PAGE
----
Alleged deficit reduction from health care reform bill: $1.3 trillion
Size of unfunded liability in Medicare, Medicaid, and Social Security: $100 trillion
Leaving the nation’s budget solvent for our generation: priceless
Of all the challenges facing our leaders in Washington, none is more difficult or urgent than the long-term, structural budget deficits resulting from Medicare, Medicaid, and Social Security. These programs are useful and well-intentioned: They form the bedrock of the American social safety net. Important as they are, however, they have also become exorbitantly expensive.
For perspective, consider that every dollar of tax revenue collected at the federal level in 2009 was used to pay for the cost of entitlement programs. Spending for the wars in Iraq and Afghanistan, the Troubled Asset Relief Program, the American Recovery and Reinvestment Act, and all other defense and discretionary spending was financed solely by deficit spending. In short, even if we decided that the government’s only job was to manage these entitlement programs and cut all other spending to zero, we’d still only break even—our $12.7 billion of existing national debt would remain unpaid. The magnitude of the problem has become so great that it can no longer be ignored.
Real reform must address these three programs. And it must alter the very structure of the programs, which were created in a time when the U.S. could be certain that the working young would make up a large share of its population. Fortunately, there are three groups in favor of reform: conservative economists, liberal economists, and Republican elected officials. The last group that needs to get on the reform train is Democrats in public office.
In a rare show of bipartisanship, the need for fundamental reform has united disparate factions of academia. In a 2005 paper entitled “Nonpartisan Social Security Reform Plan,” a trio of economists—including a former Bush economic advisor and a senior official in the Obama administration (Kennedy School Professor Jeff Liebman)—propose a plan to ensure the solvency of Social Security by increasing the retirement age, increasing the payroll tax cap, and, most importantly, offering personal retirement accounts that would allow workers to contribute into what is essentially a government-sponsored Individual Retirement Account, investing a mandated amount of their earnings. A nonpartisan analysis by the Congressional Budget Office found that the plan would preserve benefits for retirees for almost 100 years.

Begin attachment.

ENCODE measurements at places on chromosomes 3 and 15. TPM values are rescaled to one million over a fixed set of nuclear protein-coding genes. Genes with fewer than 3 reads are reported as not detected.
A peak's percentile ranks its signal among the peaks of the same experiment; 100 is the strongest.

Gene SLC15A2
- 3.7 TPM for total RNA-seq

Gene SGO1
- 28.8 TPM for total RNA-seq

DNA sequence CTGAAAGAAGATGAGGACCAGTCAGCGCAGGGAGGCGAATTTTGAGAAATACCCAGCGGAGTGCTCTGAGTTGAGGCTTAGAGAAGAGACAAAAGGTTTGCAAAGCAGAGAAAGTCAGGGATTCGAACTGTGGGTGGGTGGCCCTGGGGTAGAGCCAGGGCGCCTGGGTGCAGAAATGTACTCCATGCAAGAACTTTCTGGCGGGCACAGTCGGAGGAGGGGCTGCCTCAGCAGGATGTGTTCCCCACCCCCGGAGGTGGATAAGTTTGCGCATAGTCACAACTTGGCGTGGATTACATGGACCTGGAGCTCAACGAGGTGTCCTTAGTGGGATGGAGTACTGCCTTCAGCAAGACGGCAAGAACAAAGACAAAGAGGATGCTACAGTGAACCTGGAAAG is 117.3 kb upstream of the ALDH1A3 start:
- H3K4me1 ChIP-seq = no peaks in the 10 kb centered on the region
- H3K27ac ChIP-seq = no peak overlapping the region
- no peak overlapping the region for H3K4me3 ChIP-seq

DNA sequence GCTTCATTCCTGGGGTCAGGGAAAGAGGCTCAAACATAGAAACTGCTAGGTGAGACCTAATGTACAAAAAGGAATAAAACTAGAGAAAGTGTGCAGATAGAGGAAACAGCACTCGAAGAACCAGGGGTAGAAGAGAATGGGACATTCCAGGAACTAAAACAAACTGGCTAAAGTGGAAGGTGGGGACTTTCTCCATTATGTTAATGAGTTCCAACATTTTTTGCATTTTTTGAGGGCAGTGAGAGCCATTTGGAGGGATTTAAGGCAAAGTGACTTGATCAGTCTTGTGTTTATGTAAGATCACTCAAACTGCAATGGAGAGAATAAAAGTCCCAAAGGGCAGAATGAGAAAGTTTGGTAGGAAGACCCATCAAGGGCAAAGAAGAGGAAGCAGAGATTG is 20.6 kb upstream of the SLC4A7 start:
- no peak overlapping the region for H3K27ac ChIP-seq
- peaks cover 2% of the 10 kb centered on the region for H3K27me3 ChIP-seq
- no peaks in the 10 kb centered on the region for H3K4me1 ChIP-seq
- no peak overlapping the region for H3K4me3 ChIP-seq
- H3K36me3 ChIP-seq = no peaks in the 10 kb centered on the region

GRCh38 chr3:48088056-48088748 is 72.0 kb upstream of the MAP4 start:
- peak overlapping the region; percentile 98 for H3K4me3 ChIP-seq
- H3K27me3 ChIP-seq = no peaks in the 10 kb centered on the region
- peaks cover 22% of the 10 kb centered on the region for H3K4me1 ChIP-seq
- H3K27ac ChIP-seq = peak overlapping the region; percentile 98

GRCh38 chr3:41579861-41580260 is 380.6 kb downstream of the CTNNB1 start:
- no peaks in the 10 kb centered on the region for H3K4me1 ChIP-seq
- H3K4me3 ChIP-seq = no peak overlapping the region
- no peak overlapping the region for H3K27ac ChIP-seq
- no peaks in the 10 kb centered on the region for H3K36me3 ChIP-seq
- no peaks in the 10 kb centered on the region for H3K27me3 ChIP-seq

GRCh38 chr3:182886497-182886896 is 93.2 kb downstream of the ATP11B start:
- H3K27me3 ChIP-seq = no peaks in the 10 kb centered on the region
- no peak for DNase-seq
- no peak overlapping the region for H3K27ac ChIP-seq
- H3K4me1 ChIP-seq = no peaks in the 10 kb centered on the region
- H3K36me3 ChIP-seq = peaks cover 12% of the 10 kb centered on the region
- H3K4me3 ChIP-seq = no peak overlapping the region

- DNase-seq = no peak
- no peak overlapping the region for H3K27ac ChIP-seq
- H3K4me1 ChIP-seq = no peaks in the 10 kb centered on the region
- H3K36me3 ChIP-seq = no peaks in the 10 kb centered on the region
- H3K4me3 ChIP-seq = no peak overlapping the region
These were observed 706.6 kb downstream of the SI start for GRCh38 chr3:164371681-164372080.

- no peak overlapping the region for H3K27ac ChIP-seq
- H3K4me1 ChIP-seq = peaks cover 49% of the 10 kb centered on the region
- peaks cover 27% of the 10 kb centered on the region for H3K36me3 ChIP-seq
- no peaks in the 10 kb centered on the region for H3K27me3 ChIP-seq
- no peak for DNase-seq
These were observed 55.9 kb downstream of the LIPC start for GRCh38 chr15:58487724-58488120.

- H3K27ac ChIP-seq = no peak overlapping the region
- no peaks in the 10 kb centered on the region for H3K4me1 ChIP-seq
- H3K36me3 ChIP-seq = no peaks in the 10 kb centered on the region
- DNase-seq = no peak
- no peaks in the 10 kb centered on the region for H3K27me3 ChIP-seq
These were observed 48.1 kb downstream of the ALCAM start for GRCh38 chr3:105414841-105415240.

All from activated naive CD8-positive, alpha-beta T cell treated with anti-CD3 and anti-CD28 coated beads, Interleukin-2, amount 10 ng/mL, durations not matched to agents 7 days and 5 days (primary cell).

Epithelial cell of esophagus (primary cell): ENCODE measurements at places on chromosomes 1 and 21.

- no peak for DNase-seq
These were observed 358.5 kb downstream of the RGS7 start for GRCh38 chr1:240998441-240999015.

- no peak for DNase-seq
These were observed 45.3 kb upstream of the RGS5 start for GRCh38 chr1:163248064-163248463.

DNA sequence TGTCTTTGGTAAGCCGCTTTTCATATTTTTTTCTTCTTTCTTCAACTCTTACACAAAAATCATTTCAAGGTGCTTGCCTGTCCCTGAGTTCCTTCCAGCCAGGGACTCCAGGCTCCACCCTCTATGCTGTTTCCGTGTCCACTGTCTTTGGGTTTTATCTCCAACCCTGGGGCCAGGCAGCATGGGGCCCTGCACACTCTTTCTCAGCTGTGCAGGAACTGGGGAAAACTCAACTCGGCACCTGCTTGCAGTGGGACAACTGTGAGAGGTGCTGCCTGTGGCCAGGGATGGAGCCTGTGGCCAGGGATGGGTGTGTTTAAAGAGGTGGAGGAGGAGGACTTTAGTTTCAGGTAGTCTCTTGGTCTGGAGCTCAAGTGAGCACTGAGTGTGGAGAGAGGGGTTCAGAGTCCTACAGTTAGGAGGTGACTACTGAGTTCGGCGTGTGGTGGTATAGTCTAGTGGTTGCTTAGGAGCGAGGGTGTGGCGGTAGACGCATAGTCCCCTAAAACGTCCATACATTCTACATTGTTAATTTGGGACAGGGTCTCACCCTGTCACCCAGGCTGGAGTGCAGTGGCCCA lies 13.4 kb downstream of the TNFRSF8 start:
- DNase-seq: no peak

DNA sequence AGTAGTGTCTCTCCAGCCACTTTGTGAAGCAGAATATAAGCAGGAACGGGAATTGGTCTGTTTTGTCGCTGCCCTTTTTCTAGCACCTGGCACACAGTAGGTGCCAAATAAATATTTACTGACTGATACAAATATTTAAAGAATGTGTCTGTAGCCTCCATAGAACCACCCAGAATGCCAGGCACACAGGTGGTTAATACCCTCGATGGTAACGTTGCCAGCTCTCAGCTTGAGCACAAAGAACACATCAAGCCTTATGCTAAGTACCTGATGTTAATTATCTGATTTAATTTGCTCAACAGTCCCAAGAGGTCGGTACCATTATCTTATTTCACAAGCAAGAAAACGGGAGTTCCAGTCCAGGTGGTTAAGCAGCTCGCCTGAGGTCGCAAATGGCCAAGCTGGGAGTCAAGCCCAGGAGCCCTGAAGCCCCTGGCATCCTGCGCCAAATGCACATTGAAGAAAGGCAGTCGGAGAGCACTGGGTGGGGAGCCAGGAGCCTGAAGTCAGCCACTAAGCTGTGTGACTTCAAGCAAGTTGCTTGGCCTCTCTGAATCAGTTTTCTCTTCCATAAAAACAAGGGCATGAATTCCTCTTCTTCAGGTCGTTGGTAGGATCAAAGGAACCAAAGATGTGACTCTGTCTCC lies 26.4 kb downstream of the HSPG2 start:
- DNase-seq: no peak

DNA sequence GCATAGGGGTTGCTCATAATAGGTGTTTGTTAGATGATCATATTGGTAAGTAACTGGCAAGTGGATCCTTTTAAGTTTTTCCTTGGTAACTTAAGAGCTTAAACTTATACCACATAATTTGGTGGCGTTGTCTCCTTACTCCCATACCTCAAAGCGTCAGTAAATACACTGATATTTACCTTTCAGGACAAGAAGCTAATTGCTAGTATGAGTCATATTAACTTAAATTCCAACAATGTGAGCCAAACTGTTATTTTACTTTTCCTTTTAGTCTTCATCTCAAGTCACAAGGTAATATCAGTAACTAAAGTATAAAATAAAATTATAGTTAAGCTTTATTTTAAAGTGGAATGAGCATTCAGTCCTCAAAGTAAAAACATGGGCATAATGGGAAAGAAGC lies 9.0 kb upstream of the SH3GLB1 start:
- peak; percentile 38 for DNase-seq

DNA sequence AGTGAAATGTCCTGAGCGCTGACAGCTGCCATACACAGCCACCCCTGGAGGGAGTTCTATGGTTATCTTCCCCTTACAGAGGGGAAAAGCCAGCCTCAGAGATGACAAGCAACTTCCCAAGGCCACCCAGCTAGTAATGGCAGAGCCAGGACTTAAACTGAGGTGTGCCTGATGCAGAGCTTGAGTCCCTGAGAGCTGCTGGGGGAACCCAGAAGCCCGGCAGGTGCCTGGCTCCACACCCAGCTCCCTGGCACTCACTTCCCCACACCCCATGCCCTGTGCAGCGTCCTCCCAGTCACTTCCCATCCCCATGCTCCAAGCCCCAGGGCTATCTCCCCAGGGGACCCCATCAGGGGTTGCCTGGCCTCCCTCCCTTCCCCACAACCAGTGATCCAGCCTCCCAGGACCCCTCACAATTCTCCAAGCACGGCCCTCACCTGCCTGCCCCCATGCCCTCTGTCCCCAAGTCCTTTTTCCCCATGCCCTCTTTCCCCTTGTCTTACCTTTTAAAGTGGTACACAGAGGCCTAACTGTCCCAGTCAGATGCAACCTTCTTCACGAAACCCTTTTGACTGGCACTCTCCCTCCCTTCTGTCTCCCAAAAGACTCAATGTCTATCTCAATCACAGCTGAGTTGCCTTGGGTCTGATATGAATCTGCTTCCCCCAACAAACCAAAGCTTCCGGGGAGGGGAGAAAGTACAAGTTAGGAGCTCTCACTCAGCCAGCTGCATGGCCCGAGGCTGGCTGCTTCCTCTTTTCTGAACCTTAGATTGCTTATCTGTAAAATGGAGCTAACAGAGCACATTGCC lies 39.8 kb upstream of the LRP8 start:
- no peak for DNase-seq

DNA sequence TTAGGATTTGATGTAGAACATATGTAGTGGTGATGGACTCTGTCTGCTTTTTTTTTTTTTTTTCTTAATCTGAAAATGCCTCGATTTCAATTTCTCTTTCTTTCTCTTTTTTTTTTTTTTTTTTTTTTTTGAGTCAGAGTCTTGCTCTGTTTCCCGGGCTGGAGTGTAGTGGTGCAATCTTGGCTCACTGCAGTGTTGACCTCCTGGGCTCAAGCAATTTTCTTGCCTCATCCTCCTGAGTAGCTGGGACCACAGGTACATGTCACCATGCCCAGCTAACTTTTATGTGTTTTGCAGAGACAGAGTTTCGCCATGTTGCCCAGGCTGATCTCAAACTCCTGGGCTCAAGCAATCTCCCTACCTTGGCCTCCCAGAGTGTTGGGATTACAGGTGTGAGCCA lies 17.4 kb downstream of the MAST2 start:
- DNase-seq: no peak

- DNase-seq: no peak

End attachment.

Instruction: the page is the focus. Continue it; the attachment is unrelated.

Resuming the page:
A common objection to the addition of personal retirement accounts to Social Security is that allowing Americans to invest and earn interest on part of their Social Security payments might have left many of the elderly bankrupt after the financial meltdown of 2008. However, despite the desire of some to strike fear into the hearts of retirees, a worker retiring today who had been allowed to begin investing his Social Security premiums when starting work 40 years ago would have accrued more money by now than is promised by Social Security.